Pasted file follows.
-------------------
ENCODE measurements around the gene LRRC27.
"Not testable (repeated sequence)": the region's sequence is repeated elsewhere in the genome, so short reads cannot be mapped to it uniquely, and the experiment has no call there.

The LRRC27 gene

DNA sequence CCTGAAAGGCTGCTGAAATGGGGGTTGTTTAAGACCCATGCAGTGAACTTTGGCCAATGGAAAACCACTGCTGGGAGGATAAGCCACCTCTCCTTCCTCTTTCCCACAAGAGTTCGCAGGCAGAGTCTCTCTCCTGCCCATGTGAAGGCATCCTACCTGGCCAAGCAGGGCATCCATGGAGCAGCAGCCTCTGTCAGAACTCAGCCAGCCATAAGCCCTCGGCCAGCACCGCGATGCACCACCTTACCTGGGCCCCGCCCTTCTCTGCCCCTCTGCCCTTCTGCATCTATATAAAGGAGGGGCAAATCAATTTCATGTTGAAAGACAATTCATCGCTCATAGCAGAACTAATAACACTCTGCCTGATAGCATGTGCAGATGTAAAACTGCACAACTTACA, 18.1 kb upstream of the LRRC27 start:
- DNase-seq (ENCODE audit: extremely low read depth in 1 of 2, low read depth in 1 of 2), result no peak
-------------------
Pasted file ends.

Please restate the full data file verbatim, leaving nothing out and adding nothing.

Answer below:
ENCODE measurements around the gene LRRC27.
"Not testable (repeated sequence)": the region's sequence is repeated elsewhere in the genome, so short reads cannot be mapped to it uniquely, and the experiment has no call there.

The LRRC27 gene

DNA sequence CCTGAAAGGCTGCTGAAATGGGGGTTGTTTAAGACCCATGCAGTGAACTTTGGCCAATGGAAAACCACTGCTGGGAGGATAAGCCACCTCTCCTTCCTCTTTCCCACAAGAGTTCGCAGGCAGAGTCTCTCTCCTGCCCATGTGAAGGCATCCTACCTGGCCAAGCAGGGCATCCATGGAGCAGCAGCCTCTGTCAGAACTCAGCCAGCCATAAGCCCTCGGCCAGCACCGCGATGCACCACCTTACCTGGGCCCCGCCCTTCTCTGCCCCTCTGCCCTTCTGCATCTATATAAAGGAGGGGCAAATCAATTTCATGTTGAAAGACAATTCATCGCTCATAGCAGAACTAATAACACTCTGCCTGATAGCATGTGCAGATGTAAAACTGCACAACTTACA, 18.1 kb upstream of the LRRC27 start:
- DNase-seq (ENCODE audit: extremely low read depth in 1 of 2, low read depth in 1 of 2), result no peak